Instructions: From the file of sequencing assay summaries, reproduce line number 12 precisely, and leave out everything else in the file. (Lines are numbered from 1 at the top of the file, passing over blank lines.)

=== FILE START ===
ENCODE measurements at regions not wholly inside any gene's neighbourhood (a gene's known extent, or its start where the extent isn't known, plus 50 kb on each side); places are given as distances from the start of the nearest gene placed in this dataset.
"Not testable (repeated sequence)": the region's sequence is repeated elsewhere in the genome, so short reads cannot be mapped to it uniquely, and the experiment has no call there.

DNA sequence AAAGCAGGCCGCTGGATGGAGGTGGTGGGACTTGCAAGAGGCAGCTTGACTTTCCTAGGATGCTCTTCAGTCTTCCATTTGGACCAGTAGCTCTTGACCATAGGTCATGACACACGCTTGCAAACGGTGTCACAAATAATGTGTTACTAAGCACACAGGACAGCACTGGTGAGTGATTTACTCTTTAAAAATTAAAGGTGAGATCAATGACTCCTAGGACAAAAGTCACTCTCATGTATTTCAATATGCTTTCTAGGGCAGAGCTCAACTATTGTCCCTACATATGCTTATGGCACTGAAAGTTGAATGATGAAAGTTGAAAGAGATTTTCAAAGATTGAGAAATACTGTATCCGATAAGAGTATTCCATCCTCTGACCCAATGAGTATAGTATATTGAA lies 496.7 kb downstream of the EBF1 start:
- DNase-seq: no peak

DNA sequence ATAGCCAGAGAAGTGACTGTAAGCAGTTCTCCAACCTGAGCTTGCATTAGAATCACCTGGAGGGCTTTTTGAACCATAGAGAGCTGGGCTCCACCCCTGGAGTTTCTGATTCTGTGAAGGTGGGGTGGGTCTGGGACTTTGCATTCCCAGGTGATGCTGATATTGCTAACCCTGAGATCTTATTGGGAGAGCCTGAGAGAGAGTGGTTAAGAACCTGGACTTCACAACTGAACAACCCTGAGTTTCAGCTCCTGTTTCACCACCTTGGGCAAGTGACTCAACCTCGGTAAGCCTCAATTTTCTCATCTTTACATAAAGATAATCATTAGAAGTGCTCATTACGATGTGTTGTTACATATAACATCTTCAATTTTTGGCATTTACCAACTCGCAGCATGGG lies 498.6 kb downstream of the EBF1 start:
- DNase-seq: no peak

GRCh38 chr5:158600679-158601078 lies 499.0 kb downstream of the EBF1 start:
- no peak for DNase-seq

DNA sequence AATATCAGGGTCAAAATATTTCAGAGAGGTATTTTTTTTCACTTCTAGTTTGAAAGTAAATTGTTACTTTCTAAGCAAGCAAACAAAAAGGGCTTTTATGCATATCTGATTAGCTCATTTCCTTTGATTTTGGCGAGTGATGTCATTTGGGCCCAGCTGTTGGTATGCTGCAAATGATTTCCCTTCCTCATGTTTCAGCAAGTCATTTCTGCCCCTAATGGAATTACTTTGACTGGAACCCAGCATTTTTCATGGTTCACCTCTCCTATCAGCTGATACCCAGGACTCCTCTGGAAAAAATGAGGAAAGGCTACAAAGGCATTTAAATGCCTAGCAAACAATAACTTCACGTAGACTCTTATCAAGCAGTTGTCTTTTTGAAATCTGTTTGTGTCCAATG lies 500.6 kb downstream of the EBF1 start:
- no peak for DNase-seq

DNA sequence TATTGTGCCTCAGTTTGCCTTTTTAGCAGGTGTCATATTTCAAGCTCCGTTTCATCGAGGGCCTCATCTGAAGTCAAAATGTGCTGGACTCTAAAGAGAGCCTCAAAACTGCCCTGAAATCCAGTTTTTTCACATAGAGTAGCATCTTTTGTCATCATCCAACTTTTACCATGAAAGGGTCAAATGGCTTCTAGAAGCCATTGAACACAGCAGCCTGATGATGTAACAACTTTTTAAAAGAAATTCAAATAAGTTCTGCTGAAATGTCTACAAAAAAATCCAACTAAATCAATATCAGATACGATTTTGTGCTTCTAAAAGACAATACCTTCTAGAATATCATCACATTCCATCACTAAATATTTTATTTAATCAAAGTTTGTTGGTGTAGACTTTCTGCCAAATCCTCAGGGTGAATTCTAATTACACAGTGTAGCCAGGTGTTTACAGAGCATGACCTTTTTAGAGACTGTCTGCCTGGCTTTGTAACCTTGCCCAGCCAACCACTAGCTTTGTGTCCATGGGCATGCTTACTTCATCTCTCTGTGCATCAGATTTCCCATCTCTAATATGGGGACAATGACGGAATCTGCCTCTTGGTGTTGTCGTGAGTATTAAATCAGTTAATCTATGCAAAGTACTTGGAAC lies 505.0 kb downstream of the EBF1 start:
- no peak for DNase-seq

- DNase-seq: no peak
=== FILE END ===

- no peak for DNase-seq